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‘Meet the People’ spotlights Homer’s pioneering women

Posted: April 9, 2014 - 2:50pm
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Lorraine Haas, Lorene Tepa Hansen Rogers and Joan Gordon Edens compare stories.  Photo by McKibben Jackinsky, Homer News
Photo by McKibben Jackinsky, Homer News
Lorraine Haas, Lorene Tepa Hansen Rogers and Joan Gordon Edens compare stories.

Stories about Homer’s bygone days fill the pages of books. On April 3, the public had an opportunity to hear the stories told by the ones that wrote them at “Meet the People,” an event co-sponsored by the Pioneers of Alaska and the Center for Alaskan Coastal Studies. 

Introduced by CACS Executive Director Beth Trowbridge and CACS volunteer Daisy Lee Bitter, Larene Tepa Hansen Rogers, Joan Gordon Edens, Laura Lofgren Barton and Wilma Shelford Williams shared accounts of growing up in Homer and raising their own families on the shores of Kachemak Bay.

“The most important thing that is special about Homer is the people,” said Bitter. “We’ve heard the guys stories a lot, and someone said, ‘It’s about time we heard from the women.’ So we chose four pioneer women to tell their stories.”

Rogers’ father Bert arrived in Homer in 1921; her mother Inga arrived in 1926.The family’s log house was built on the south side of Kachemak Bay, dismantled, rafted to Homer and reassembled. Now the Old Inlet Bookshop, it is the house in which Rogers was born and where she lived until she married in 1953.

Hansen’s father operated Homer’s first taxi company with a fleet of two Model A Ford sedans. If her father was busy, 12-year-old Hansen filled in, using driving skills learned while gathering coal on the beach.

One of Hansen’s first jobs was working for Arthur and Natalie Hewlett when they opened the Bank of Homer.

“I told them I didn’t know anything about banking. They said, ‘We don’t either. We’ll just learn together,’” said Hansen.

Edens and her family came to Homer in 1936. A clipping from a Seward newspaper marked the family’s arrival to Alaska aboard the SS Yukon, before continuing aboard the SS Curacao for the “coming Cook Inlet metropolis” of Homer. The family’s connection to Homer was through Edens’ uncle, Sam Pratt. 

“Coal from the backyard, gold on the sloping beach beyond the front door and electrical power generated by a natural waterfall on the premises made too strong an appeal for Harris Gordon to resist, so he packed up his things and with Mrs. Gordon and three children, left their happy home in Venice California, and headed to Homer, Alaska,” the newspaper said.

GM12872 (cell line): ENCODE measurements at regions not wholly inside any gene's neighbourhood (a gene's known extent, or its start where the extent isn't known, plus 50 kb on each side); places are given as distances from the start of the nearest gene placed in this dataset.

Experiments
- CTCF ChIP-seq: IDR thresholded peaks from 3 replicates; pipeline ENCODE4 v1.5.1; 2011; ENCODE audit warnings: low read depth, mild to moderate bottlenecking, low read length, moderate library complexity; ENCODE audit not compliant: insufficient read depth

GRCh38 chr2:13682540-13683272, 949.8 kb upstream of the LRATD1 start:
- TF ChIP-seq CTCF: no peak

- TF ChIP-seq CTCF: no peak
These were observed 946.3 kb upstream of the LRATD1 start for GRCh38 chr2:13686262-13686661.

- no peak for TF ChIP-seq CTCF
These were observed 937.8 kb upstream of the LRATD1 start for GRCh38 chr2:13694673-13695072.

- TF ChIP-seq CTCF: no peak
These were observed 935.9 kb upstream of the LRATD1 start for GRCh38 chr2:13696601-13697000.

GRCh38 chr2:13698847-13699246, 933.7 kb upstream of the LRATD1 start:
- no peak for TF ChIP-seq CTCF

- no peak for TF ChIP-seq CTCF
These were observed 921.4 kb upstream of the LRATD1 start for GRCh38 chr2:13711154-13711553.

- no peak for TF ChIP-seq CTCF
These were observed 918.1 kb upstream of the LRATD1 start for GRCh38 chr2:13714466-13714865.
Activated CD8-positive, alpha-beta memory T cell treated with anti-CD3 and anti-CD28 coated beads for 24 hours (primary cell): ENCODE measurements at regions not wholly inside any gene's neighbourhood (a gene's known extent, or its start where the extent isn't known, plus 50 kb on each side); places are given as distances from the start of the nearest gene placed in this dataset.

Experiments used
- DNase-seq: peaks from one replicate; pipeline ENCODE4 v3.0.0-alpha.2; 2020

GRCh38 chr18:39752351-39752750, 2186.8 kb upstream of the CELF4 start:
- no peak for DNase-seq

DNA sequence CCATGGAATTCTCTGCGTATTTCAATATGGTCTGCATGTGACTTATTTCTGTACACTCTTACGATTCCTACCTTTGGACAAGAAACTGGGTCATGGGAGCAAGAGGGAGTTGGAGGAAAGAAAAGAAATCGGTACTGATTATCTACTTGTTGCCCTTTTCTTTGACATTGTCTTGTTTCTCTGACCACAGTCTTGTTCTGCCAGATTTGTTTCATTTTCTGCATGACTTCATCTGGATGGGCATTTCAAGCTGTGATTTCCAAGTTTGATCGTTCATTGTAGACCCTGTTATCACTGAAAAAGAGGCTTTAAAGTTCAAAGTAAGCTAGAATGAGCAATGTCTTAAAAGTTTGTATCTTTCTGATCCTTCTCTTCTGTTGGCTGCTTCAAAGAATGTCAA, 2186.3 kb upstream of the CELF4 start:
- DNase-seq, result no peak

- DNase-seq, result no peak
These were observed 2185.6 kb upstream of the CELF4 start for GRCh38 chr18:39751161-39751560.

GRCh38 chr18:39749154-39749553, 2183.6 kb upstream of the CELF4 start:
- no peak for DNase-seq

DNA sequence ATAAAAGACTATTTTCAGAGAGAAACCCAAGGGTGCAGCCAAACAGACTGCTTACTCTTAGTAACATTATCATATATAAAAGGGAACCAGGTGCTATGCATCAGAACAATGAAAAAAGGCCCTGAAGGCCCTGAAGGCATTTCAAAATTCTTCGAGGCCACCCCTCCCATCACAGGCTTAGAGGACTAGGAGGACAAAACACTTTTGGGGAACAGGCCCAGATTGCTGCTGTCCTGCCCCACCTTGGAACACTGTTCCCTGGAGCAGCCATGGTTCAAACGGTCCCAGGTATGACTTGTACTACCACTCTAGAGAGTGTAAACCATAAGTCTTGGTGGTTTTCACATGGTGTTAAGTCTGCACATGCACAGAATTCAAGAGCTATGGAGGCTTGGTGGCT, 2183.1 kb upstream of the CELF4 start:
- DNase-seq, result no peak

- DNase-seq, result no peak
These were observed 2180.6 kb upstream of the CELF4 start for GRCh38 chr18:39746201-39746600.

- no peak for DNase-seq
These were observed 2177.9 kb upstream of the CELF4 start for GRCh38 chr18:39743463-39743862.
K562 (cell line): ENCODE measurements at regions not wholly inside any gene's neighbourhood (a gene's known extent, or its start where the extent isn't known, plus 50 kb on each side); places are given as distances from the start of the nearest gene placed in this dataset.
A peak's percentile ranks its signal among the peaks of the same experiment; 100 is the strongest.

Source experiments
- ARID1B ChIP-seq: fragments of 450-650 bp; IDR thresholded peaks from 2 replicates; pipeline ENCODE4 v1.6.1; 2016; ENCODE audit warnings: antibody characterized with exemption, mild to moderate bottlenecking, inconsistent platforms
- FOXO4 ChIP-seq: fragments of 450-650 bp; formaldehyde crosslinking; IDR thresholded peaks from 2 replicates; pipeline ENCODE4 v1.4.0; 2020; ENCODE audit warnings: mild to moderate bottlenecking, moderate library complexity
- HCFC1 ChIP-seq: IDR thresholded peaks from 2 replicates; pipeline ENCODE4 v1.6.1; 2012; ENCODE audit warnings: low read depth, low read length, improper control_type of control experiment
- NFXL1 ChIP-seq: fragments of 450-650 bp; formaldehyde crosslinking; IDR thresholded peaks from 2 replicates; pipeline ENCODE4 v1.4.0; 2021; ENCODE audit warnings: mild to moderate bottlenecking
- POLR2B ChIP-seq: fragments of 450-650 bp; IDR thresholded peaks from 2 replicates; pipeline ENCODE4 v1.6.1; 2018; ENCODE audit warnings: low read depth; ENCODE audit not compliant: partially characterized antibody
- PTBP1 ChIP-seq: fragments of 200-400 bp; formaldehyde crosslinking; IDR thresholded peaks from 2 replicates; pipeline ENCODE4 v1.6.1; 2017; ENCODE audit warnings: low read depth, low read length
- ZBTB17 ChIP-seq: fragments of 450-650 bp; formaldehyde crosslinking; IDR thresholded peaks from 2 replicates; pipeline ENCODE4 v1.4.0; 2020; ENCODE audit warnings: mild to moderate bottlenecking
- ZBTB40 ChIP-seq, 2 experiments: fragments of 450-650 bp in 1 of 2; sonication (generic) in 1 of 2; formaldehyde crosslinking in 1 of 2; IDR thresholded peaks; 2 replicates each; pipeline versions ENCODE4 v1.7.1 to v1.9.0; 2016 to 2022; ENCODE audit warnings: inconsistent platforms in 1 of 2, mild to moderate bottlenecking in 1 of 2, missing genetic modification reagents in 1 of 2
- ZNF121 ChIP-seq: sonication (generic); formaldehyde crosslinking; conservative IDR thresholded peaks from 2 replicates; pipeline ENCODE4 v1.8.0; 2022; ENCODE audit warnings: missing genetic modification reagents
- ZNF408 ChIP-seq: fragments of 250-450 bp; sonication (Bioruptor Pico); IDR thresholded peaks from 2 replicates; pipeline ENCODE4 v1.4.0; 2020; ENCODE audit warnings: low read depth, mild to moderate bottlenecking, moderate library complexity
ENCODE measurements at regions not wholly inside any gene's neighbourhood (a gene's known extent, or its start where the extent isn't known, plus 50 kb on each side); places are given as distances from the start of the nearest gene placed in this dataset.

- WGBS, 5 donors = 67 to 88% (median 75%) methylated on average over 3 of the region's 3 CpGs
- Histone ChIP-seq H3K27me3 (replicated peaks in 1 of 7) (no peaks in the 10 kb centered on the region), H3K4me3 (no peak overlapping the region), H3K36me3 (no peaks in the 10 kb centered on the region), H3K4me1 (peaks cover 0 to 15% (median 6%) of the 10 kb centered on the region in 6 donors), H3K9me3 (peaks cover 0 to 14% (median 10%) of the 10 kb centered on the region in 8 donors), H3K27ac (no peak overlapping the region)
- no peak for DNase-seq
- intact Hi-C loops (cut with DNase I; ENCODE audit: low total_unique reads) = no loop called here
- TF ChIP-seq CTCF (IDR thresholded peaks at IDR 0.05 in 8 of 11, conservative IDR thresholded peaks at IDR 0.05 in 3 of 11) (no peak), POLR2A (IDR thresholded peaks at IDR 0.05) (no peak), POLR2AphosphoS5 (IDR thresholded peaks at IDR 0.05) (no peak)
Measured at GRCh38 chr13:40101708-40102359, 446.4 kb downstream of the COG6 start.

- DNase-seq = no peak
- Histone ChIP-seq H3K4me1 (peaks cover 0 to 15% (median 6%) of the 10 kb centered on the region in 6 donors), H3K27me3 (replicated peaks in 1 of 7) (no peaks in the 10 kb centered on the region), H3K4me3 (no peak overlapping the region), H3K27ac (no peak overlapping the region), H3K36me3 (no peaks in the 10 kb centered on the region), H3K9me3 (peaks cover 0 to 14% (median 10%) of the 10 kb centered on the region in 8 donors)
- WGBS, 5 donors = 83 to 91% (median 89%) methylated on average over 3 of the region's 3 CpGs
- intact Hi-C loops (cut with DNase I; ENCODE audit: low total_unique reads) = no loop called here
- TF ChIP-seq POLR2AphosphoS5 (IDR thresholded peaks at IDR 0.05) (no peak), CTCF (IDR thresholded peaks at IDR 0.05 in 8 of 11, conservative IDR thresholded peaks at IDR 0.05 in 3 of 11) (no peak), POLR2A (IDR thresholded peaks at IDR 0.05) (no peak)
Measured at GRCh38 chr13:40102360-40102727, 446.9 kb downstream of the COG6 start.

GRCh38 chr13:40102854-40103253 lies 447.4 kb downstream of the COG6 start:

One worrisome piece of family history was only recently answered for Edens.

“When Uncle Sam found out we were coming…he went out to the Spit and got lumber. A lot of people were building homes out of old Homer mining buildings. I was always wondering did they just take (the lumber) or what? The other day I found a receipt, ‘Received, sum of $50 for remains of buildings located on the Homer Spit known as office buildings.’ That relieved my mind,” said Edens of knowing the lumber wasn’t stolen.

Barton and her family arrived in Kodiak in 1941 and made a side trip to Homer, before returning to their home in Puyallup, Wash. They returned in June 1945.

The first summer in Homer, the Bartons got a dozen chickens.

“By the time I was in high school, we’d get 1,200 baby chick in the spring and aim for 1,000 laying hens and get 800-some eggs a day,” said Barton. “We sent eggs to Ninilchik, Clam Gulch, all the way to Seward. We had a lot of eggs.”

When Hazel Heath began Alaska Wild Berry Products in Homer, she told Barton’s father she would buy all the rhubarb he could raise. 

“She did not know my dad,” said Barton. 

When Heath saw the amount of rhubarb the family had grown, she decided one truck load was enough.

Shortly after her birth in Washington in 1925, Wilma Williams came to Alaska with her parents. The family settled in Seldovia, but a series of circumstances resulted in Williams being out of Alaska for awhile. She finally returned in 1941.

Williams talked about learning to fish with set nets at McDonald Spit. Those lessons proved useful when her son, Tommy, insisted on fishing at Bristol Bay.

Williams told her son, “I’ll tell you what I’ll do. I’ll write to the fellow taking care of the set nets out there on that beach and if he’ll take us, we’ll all go. Now that was a little mean of me because who in their right mind would take a woman and a half dozen kids?” 

Sometime later, Williams was underneath the family’s Homer house using a blowtorch to thaw out frozen water pipes. When she crawled out, blowtorch in hand, she was greeted by the man to whom she had written.

“I wanted to see if you could handle a set net and I guess you’ll do,” Williams recalled the man saying. 

“We are excited at Coastal Studies to partner with Pioneers of Alaska to have this talk and have these amazing women here to tell their stories,” said Trowbridge.

“It’s not often women behind some of the efforts of homesteading and growing the community are recognized for all they do behind the scenes. This is an opportunity to hear their stories and not let that be forgotten.”

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